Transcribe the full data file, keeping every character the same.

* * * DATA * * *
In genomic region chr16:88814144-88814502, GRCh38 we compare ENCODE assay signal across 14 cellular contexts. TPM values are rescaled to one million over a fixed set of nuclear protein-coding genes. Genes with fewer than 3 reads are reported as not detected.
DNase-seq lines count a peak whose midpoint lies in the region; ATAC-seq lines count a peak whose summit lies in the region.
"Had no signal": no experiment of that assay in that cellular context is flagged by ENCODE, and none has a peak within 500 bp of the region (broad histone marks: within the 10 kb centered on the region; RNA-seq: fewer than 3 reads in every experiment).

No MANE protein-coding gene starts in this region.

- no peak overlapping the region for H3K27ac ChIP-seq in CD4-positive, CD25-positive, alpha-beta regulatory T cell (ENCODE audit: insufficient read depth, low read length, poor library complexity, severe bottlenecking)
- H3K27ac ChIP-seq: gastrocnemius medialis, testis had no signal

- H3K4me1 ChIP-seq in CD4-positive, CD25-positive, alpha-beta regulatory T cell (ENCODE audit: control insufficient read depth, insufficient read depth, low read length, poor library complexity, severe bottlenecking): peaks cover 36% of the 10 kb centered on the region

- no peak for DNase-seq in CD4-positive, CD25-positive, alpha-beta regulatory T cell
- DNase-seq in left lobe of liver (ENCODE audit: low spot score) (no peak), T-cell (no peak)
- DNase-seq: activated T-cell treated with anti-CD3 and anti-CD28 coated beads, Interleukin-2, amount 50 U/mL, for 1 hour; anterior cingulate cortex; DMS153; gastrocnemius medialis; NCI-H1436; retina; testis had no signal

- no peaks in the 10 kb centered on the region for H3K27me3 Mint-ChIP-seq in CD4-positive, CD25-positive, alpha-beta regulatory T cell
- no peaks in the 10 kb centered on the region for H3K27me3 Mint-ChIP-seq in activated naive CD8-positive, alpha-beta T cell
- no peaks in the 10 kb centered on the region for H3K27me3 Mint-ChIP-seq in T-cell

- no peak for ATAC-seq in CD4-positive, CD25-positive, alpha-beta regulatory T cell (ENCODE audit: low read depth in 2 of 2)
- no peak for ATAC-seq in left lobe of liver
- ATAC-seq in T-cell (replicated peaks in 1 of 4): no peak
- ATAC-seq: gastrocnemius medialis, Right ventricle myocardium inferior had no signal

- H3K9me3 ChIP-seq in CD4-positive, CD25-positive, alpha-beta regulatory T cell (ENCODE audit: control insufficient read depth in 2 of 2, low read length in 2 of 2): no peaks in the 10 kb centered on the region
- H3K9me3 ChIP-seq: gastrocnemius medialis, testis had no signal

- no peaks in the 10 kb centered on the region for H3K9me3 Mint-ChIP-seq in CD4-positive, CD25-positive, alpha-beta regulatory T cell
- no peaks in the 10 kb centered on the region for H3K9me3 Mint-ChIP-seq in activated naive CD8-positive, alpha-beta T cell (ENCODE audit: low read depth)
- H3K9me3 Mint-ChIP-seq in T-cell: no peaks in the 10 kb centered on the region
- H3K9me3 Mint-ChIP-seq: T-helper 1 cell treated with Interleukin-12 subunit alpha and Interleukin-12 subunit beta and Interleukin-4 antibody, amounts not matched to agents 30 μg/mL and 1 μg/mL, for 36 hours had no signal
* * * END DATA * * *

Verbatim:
In genomic region chr16:88814144-88814502, GRCh38 we compare ENCODE assay signal across 14 cellular contexts. TPM values are rescaled to one million over a fixed set of nuclear protein-coding genes. Genes with fewer than 3 reads are reported as not detected.
DNase-seq lines count a peak whose midpoint lies in the region; ATAC-seq lines count a peak whose summit lies in the region.
"Had no signal": no experiment of that assay in that cellular context is flagged by ENCODE, and none has a peak within 500 bp of the region (broad histone marks: within the 10 kb centered on the region; RNA-seq: fewer than 3 reads in every experiment).

No MANE protein-coding gene starts in this region.

- no peak overlapping the region for H3K27ac ChIP-seq in CD4-positive, CD25-positive, alpha-beta regulatory T cell (ENCODE audit: insufficient read depth, low read length, poor library complexity, severe bottlenecking)
- H3K27ac ChIP-seq: gastrocnemius medialis, testis had no signal

- H3K4me1 ChIP-seq in CD4-positive, CD25-positive, alpha-beta regulatory T cell (ENCODE audit: control insufficient read depth, insufficient read depth, low read length, poor library complexity, severe bottlenecking): peaks cover 36% of the 10 kb centered on the region

- no peak for DNase-seq in CD4-positive, CD25-positive, alpha-beta regulatory T cell
- DNase-seq in left lobe of liver (ENCODE audit: low spot score) (no peak), T-cell (no peak)
- DNase-seq: activated T-cell treated with anti-CD3 and anti-CD28 coated beads, Interleukin-2, amount 50 U/mL, for 1 hour; anterior cingulate cortex; DMS153; gastrocnemius medialis; NCI-H1436; retina; testis had no signal

- no peaks in the 10 kb centered on the region for H3K27me3 Mint-ChIP-seq in CD4-positive, CD25-positive, alpha-beta regulatory T cell
- no peaks in the 10 kb centered on the region for H3K27me3 Mint-ChIP-seq in activated naive CD8-positive, alpha-beta T cell
- no peaks in the 10 kb centered on the region for H3K27me3 Mint-ChIP-seq in T-cell

- no peak for ATAC-seq in CD4-positive, CD25-positive, alpha-beta regulatory T cell (ENCODE audit: low read depth in 2 of 2)
- no peak for ATAC-seq in left lobe of liver
- ATAC-seq in T-cell (replicated peaks in 1 of 4): no peak
- ATAC-seq: gastrocnemius medialis, Right ventricle myocardium inferior had no signal

- H3K9me3 ChIP-seq in CD4-positive, CD25-positive, alpha-beta regulatory T cell (ENCODE audit: control insufficient read depth in 2 of 2, low read length in 2 of 2): no peaks in the 10 kb centered on the region
- H3K9me3 ChIP-seq: gastrocnemius medialis, testis had no signal

- no peaks in the 10 kb centered on the region for H3K9me3 Mint-ChIP-seq in CD4-positive, CD25-positive, alpha-beta regulatory T cell
- no peaks in the 10 kb centered on the region for H3K9me3 Mint-ChIP-seq in activated naive CD8-positive, alpha-beta T cell (ENCODE audit: low read depth)
- H3K9me3 Mint-ChIP-seq in T-cell: no peaks in the 10 kb centered on the region
- H3K9me3 Mint-ChIP-seq: T-helper 1 cell treated with Interleukin-12 subunit alpha and Interleukin-12 subunit beta and Interleukin-4 antibody, amounts not matched to agents 30 μg/mL and 1 μg/mL, for 36 hours had no signal